Thursday, June 01, 2006

Divine Cordial

Divine Cordial

According to the book, ‘Magic of Herbs’ by David Conway, no health-giving mixture will be complete without the very mentioning of this recipe. This is one tough recipe as it takes almost a year to complete. However, all this effort will pay off by itself when you smell the heavenly fragrance of the Cordial. At least this is what he said. Living here in Malaysia prohibits me from doing such wonderful experiment. There are simply no such ingredients available. Furthermore, it requires a mixture of flowers from the four seasons, which is impossible for us, the tropical country people, to achieve. However, maybe one day I will be inventing a tropical rainforest divine cordial. Who knows, I might succeed…

So here is the recipe:

Starting in March, gather the followings, two ounce each (all the ingredients should be dried):

  1. Acorns Nut

  2. Betony (whole herb)

  3. Cypress (presumably leaves)

  4. Gentian (root)

  5. Orris Root (root)

  6. Sweet Scabious (flowers)

Pound the above ingredients in a stout mortar, to these add an ounce of the followings:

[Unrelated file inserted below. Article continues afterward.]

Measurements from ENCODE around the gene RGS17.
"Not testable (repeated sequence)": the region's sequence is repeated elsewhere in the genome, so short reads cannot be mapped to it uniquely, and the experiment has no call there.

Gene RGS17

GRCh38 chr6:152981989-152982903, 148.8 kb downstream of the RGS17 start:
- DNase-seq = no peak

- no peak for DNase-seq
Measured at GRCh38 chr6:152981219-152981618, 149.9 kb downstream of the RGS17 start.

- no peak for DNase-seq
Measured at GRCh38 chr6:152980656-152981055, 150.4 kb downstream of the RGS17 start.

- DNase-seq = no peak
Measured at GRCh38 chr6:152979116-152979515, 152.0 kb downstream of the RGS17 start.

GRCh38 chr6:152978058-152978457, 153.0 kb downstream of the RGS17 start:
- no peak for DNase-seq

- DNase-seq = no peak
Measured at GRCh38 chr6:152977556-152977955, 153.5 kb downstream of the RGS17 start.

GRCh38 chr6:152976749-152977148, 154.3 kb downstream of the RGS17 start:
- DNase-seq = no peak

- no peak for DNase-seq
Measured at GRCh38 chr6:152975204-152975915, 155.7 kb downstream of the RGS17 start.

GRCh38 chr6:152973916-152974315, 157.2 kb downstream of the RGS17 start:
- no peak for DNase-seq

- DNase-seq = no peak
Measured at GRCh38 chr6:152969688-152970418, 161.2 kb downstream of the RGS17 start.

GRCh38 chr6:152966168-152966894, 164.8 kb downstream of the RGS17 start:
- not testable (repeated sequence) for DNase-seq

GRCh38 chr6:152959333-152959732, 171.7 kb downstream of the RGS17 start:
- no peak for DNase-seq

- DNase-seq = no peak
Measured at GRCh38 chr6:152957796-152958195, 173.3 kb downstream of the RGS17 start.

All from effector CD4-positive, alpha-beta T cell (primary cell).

1. Cinnamon (powdered bark)

  2. Yellow Sandalwood (powdered wood)

And two drachms (0.25 ounce) of Mace, seven juniper berries (dried), and some Coriander Seeds to taste.

All of the above ingredients should be pound into fine powders and to these, add peels of six oranges, and pour them to a stone jar containing a gallon of spirits of wine. Give it a nice shake and cork it tightly. Store the jar in a cool dry place, for three to four weeks.

After which, the first blooms of spring should be added, a handful of each or as much as you like:

  1. Bluebells

  2. Daffodils

  3. Violets

As the year progresses, the following flowers are added when they became available (a handful of each, or as much as you like):

  1. Borage

  2. Broom

  3. Chamomile

  4. Elder

  5. Honeysuckle

  6. Jasmine

  7. Lavender

  8. Lily-of-the-valley

  9. Marjoram

  10. St. John’s Wort

  11. Thyme

  12. Viper’s Bugloss

  13. Wall-flowers

With all of these added, stands the brew for nine more days (the symbolism of nine is prevalent here, as nine symbolised the completion of a cycle) and after which, distil the liquid to yield two quarts (Four Pints) of aromatic spirits. The aromatic spirits is the Divine Cordial we are looking for.

The cordial smells divinely and provides a medicine very useful to the body and the book puts it, it is far better than the elixir of life once brewed by a renowned herbalist, Paracelsus (more about this later on).

So, I’ve imparted this knowledge unto you, and it is up to you all aspiring herbalists to make it known to all… Let us expand the horizon of Herbalism! Haha

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